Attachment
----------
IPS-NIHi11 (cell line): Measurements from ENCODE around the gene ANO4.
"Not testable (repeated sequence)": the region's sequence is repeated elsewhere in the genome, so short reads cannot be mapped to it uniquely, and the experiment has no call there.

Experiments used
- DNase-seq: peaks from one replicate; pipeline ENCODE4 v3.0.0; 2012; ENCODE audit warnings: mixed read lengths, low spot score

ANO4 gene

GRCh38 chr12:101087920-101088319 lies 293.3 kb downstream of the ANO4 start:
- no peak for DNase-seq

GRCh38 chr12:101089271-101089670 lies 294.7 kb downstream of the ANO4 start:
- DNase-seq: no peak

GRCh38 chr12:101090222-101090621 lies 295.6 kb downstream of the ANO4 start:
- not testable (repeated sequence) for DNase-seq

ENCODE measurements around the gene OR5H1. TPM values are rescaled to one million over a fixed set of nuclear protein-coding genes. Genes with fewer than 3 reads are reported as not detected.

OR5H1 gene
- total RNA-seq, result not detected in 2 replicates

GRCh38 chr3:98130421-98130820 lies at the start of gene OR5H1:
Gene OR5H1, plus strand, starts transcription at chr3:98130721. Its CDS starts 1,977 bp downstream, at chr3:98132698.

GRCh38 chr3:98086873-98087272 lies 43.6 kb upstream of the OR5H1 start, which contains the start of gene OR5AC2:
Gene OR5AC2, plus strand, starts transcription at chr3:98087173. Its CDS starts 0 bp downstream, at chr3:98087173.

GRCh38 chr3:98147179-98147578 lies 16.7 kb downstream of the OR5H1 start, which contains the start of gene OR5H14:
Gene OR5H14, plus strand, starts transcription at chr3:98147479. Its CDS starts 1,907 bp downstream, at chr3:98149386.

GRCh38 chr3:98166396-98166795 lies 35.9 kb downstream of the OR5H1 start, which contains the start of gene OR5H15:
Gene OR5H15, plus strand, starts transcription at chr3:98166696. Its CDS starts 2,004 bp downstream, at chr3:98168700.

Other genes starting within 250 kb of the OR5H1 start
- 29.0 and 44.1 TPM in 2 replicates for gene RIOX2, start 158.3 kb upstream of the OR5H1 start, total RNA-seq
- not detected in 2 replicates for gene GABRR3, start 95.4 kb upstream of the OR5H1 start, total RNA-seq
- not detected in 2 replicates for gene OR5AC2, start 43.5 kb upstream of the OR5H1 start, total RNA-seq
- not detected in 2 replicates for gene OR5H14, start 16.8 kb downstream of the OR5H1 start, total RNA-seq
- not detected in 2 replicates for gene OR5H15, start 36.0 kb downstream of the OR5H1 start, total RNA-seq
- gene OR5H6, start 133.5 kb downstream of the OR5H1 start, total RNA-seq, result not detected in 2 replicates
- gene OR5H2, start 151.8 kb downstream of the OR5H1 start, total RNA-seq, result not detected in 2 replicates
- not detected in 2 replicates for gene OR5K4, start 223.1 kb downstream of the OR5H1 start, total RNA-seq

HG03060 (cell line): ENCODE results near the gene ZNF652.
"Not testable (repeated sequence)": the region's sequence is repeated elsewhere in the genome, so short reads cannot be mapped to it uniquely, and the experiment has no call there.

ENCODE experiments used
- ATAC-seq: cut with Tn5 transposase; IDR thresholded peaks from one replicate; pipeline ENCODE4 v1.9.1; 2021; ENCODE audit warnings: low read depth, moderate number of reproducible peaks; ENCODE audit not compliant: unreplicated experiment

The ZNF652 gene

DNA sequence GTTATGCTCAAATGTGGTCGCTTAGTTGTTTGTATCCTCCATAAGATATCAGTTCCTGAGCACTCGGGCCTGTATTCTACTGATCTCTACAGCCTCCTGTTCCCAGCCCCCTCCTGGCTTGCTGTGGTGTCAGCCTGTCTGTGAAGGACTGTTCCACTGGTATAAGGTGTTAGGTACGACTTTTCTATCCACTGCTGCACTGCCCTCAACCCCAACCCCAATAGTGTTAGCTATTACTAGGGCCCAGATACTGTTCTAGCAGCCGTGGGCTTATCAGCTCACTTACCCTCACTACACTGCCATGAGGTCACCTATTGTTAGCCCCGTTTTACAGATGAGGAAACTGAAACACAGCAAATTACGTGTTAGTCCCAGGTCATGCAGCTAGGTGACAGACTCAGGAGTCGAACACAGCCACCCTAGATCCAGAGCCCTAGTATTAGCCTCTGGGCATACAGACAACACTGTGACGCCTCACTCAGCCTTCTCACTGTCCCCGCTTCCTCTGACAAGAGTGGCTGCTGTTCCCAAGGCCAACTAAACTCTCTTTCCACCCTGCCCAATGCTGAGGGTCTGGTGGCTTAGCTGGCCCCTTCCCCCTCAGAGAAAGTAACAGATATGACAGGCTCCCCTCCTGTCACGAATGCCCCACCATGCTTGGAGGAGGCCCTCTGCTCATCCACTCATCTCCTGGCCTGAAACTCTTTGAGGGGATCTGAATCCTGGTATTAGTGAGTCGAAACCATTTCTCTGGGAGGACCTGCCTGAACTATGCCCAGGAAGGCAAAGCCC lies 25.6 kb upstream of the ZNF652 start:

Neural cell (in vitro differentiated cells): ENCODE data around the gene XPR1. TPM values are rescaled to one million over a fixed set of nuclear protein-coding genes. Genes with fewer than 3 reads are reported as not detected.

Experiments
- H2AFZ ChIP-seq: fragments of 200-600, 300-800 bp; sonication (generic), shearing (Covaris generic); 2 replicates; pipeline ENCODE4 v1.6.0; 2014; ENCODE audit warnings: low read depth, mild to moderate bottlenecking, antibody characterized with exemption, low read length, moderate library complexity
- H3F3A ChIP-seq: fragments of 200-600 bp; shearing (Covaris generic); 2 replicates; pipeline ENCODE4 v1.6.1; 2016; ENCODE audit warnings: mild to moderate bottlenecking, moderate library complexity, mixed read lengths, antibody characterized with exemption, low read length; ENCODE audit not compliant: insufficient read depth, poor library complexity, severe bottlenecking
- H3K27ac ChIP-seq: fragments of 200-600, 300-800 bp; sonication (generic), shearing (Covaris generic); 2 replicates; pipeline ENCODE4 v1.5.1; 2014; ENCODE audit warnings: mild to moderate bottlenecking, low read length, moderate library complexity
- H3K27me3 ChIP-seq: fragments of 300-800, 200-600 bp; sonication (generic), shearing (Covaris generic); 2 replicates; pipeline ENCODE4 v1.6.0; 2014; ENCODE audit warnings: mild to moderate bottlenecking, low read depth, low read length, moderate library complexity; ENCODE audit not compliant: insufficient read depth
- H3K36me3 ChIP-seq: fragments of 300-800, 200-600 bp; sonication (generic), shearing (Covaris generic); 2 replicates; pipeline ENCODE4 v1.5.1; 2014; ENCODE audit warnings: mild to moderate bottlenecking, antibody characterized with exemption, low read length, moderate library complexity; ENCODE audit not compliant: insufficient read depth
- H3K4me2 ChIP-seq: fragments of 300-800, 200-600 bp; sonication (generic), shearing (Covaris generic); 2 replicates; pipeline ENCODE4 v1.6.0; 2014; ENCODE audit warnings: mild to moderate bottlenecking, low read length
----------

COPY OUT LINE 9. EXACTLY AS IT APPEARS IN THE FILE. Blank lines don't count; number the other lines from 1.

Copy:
- DNase-seq: no peak